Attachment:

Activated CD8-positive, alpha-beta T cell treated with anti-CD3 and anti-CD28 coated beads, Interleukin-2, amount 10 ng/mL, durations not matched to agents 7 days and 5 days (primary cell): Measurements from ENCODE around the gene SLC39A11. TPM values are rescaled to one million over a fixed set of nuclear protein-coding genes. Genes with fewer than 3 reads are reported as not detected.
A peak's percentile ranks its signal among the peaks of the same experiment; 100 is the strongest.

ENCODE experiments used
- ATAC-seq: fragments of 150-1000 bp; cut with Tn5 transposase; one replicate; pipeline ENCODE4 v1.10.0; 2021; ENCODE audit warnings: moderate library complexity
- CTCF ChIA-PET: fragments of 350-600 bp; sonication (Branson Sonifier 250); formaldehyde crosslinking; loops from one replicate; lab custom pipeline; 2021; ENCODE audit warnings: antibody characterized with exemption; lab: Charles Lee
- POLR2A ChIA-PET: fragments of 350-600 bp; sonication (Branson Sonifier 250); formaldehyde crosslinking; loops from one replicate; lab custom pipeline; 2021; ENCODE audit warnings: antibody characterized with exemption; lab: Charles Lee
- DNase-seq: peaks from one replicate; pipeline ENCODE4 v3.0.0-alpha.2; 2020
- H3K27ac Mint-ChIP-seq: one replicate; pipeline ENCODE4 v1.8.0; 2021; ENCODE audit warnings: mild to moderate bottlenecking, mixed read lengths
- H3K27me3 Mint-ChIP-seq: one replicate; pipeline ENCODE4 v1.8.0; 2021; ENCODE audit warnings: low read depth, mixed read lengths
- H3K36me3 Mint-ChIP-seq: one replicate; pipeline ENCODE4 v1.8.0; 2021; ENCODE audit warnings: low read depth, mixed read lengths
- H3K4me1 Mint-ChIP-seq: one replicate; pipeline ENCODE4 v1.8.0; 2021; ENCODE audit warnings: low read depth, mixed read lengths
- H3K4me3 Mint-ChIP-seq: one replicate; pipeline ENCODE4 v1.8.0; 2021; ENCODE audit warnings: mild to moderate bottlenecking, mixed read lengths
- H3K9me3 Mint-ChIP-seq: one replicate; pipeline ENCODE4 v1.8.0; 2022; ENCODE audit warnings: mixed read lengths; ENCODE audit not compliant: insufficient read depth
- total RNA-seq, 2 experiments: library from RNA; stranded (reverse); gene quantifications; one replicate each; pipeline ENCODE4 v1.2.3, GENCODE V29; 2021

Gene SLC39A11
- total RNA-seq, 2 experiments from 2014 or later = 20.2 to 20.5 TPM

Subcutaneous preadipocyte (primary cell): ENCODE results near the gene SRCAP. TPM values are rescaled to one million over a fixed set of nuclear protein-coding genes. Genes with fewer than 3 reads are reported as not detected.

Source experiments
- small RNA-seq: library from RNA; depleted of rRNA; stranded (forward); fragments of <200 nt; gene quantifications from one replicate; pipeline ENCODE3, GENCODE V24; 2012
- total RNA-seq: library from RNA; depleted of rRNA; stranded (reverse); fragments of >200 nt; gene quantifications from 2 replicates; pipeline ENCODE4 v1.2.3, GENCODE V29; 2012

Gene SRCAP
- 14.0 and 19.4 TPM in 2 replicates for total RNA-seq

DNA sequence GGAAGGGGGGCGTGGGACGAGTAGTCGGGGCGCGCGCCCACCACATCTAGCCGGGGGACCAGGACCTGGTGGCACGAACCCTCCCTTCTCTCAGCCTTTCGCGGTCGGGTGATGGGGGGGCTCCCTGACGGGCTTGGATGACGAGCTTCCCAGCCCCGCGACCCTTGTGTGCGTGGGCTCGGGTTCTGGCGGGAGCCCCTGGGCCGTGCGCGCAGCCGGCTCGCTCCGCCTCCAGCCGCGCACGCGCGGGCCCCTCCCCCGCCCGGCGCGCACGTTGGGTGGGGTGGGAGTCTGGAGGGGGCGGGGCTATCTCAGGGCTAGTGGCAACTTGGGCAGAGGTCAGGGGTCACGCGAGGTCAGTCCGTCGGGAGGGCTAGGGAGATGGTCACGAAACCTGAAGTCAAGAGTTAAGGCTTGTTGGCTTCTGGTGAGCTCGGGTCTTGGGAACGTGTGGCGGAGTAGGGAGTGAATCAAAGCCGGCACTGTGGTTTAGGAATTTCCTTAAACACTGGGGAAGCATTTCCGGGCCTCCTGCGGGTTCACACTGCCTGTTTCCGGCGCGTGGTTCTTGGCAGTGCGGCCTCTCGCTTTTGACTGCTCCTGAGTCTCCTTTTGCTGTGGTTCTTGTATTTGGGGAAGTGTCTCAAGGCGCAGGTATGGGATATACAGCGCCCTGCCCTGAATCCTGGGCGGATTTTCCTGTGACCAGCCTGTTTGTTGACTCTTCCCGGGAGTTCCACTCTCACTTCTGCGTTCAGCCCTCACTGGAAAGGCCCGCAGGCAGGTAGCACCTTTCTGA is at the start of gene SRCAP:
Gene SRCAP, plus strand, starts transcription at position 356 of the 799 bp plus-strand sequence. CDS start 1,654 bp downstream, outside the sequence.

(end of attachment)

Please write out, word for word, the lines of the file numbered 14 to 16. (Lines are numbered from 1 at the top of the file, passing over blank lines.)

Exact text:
- total RNA-seq, 2 experiments: library from RNA; stranded (reverse); gene quantifications; one replicate each; pipeline ENCODE4 v1.2.3, GENCODE V29; 2021

Gene SLC39A11
- total RNA-seq, 2 experiments from 2014 or later = 20.2 to 20.5 TPM